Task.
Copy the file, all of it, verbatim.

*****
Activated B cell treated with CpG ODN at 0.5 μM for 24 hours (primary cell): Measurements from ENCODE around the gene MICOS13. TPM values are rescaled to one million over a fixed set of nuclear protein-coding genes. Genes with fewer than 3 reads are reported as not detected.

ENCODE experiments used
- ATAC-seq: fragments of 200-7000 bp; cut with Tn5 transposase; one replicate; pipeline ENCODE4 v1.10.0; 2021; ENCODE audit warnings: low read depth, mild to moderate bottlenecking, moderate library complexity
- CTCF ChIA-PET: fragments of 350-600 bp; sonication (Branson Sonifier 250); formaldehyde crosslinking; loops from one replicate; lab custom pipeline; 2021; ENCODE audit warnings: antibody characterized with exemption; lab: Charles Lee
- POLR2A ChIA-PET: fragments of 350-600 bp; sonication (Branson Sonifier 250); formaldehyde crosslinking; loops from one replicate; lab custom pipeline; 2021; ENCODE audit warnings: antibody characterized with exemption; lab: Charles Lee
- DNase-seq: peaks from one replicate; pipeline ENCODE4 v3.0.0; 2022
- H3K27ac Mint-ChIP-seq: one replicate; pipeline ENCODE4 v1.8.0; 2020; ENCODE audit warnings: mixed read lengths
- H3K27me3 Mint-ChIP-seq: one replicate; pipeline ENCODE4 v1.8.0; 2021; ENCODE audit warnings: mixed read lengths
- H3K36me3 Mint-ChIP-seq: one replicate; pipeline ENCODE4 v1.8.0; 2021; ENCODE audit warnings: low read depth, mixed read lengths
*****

Activated B cell treated with CpG ODN at 0.5 μM for 24 hours (primary cell): Measurements from ENCODE around the gene MICOS13. TPM values are rescaled to one million over a fixed set of nuclear protein-coding genes. Genes with fewer than 3 reads are reported as not detected.

ENCODE experiments used
- ATAC-seq: fragments of 200-7000 bp; cut with Tn5 transposase; one replicate; pipeline ENCODE4 v1.10.0; 2021; ENCODE audit warnings: low read depth, mild to moderate bottlenecking, moderate library complexity
- CTCF ChIA-PET: fragments of 350-600 bp; sonication (Branson Sonifier 250); formaldehyde crosslinking; loops from one replicate; lab custom pipeline; 2021; ENCODE audit warnings: antibody characterized with exemption; lab: Charles Lee
- POLR2A ChIA-PET: fragments of 350-600 bp; sonication (Branson Sonifier 250); formaldehyde crosslinking; loops from one replicate; lab custom pipeline; 2021; ENCODE audit warnings: antibody characterized with exemption; lab: Charles Lee
- DNase-seq: peaks from one replicate; pipeline ENCODE4 v3.0.0; 2022
- H3K27ac Mint-ChIP-seq: one replicate; pipeline ENCODE4 v1.8.0; 2020; ENCODE audit warnings: mixed read lengths
- H3K27me3 Mint-ChIP-seq: one replicate; pipeline ENCODE4 v1.8.0; 2021; ENCODE audit warnings: mixed read lengths
- H3K36me3 Mint-ChIP-seq: one replicate; pipeline ENCODE4 v1.8.0; 2021; ENCODE audit warnings: low read depth, mixed read lengths